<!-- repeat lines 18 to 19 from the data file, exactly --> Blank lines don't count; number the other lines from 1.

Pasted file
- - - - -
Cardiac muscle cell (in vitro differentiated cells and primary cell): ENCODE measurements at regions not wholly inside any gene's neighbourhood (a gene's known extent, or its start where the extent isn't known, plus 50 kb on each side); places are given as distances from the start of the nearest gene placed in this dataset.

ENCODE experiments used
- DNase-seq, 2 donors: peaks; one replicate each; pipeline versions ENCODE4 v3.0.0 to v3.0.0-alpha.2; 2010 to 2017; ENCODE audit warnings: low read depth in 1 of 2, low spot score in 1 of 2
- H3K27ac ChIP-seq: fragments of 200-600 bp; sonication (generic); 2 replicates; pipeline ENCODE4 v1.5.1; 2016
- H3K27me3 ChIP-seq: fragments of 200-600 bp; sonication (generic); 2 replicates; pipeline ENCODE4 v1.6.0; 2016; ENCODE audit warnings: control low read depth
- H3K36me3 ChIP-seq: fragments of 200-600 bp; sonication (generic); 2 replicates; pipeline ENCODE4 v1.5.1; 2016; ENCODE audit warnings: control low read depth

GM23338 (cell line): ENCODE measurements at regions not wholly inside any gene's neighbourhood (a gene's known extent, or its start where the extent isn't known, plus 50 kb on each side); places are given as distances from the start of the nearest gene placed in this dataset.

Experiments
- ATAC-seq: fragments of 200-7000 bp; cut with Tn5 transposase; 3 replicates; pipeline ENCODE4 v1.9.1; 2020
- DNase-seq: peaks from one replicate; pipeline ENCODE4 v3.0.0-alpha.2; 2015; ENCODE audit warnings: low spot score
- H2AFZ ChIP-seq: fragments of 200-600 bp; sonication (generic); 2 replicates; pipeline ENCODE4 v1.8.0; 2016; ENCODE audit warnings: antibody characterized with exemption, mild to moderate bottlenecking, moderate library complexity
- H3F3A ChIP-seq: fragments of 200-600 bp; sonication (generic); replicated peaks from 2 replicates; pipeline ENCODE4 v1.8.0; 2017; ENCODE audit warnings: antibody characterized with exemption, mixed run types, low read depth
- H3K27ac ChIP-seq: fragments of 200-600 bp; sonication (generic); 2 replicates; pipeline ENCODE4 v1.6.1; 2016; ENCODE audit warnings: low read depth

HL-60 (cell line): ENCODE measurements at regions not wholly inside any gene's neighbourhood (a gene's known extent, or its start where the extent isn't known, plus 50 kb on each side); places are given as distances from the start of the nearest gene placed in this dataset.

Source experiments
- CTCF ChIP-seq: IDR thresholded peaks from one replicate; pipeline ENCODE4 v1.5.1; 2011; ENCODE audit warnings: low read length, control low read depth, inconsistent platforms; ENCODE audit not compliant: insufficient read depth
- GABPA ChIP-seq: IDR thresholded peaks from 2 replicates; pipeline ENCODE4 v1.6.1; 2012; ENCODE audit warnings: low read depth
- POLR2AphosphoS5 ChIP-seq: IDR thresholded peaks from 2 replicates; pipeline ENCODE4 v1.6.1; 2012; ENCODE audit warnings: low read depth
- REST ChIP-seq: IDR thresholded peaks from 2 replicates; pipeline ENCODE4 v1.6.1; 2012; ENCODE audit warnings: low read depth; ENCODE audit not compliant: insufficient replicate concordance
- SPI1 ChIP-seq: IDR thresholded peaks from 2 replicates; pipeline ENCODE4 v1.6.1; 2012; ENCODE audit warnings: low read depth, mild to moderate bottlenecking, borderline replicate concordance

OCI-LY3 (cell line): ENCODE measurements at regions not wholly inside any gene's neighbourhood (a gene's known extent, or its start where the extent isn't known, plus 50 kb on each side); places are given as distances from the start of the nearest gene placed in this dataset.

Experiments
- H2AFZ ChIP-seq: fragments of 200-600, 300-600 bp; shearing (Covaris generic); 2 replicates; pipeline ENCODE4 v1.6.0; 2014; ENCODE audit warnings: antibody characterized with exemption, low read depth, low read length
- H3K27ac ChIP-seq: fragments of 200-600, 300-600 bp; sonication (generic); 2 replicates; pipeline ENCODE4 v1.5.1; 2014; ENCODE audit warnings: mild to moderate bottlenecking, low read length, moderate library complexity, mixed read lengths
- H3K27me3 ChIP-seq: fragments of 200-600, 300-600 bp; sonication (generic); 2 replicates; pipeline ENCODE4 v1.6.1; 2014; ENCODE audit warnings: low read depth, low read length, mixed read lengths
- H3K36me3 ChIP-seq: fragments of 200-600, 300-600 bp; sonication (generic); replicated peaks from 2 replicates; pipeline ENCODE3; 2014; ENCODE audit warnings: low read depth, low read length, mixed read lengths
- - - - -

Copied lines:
- POLR2AphosphoS5 ChIP-seq: IDR thresholded peaks from 2 replicates; pipeline ENCODE4 v1.6.1; 2012; ENCODE audit warnings: low read depth
- REST ChIP-seq: IDR thresholded peaks from 2 replicates; pipeline ENCODE4 v1.6.1; 2012; ENCODE audit warnings: low read depth; ENCODE audit not compliant: insufficient replicate concordance